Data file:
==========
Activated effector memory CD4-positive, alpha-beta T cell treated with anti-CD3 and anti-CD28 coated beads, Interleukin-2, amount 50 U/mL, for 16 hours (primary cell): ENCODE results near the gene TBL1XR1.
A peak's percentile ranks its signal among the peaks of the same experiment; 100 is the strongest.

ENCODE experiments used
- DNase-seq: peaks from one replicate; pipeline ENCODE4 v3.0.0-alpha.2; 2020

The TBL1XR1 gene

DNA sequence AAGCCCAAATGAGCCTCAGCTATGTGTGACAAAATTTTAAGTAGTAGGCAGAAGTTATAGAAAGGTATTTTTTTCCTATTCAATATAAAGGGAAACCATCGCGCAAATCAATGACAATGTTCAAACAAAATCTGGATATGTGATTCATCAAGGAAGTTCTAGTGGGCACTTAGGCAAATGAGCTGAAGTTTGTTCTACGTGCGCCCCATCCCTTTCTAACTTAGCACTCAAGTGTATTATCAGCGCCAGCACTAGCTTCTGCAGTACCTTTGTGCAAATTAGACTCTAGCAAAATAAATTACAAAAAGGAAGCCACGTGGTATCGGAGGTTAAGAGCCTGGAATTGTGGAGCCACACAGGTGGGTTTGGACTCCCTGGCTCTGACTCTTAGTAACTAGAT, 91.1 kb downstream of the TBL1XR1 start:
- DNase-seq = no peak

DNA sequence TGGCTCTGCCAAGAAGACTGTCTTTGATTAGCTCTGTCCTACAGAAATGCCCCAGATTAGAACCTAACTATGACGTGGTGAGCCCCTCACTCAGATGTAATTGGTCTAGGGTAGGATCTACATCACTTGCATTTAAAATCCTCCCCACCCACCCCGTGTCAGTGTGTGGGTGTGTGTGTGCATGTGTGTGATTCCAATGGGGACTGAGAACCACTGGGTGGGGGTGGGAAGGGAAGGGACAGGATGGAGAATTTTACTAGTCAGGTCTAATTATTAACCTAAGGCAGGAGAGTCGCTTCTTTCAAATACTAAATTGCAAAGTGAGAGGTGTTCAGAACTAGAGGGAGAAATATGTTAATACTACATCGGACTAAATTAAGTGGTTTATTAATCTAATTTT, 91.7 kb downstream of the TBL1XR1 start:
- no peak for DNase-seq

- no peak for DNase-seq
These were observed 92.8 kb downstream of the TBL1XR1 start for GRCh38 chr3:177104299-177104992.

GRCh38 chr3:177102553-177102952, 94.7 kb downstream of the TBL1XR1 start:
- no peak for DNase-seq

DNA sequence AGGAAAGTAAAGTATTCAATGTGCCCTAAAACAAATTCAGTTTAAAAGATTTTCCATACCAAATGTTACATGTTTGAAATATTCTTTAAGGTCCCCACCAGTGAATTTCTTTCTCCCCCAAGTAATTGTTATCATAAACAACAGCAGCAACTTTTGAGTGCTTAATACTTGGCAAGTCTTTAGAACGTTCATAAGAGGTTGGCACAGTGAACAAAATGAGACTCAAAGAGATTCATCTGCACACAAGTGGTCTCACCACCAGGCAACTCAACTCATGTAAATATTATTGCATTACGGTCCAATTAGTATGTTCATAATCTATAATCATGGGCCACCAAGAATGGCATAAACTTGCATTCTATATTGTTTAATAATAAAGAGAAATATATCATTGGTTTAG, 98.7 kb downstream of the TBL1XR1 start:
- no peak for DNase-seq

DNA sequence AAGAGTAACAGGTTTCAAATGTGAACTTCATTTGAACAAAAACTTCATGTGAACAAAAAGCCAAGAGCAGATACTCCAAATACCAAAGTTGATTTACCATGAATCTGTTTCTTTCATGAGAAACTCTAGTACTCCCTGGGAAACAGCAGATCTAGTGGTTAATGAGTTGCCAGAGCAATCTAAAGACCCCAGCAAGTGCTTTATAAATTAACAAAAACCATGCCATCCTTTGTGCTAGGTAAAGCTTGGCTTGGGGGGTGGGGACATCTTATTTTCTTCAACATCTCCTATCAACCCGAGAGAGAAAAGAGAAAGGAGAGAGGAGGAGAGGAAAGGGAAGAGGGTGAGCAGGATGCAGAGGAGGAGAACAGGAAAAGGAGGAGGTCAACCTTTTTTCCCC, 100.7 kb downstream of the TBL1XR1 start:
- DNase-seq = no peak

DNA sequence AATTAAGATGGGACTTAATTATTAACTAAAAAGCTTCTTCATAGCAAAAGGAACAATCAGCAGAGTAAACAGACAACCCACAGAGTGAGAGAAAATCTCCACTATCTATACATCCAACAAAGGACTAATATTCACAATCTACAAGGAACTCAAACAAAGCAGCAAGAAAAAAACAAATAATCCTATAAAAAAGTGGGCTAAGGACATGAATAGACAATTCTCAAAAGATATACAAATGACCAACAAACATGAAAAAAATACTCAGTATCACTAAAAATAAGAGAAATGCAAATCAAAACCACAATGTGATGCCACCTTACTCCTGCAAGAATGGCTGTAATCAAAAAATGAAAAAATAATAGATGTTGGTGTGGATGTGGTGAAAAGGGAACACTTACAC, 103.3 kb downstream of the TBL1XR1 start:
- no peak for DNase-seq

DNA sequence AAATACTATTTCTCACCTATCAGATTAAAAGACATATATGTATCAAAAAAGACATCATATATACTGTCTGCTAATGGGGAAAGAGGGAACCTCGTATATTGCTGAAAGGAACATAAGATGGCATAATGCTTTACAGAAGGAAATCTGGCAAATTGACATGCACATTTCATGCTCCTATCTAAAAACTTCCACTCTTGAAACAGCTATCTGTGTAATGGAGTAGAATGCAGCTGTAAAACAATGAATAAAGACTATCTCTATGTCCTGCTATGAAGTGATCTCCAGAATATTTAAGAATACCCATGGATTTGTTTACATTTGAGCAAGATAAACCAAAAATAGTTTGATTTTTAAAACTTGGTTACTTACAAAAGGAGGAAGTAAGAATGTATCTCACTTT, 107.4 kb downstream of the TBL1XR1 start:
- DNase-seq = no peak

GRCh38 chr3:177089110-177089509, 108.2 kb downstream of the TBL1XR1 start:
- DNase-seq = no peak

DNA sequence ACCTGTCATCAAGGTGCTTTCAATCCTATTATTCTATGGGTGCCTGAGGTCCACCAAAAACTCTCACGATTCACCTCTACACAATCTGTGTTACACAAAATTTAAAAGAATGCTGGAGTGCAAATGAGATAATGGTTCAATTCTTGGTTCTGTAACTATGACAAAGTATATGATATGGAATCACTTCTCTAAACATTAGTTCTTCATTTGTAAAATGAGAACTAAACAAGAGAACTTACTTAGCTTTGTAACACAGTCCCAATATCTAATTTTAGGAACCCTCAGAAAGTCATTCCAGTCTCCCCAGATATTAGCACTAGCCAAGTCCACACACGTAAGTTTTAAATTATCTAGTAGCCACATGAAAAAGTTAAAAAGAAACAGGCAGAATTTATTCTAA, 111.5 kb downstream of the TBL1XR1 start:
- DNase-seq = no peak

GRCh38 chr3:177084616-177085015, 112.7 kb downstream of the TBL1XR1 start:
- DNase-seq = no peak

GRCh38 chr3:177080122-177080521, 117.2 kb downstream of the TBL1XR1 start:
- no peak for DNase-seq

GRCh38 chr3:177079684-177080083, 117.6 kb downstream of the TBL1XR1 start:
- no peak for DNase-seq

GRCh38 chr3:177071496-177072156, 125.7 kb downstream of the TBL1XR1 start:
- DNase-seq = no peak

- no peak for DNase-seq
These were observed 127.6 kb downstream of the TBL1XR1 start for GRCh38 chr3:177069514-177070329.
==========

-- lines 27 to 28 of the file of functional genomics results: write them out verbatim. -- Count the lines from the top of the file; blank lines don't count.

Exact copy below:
- DNase-seq = no peak

GRCh38 chr3:177080122-177080521, 117.2 kb downstream of the TBL1XR1 start: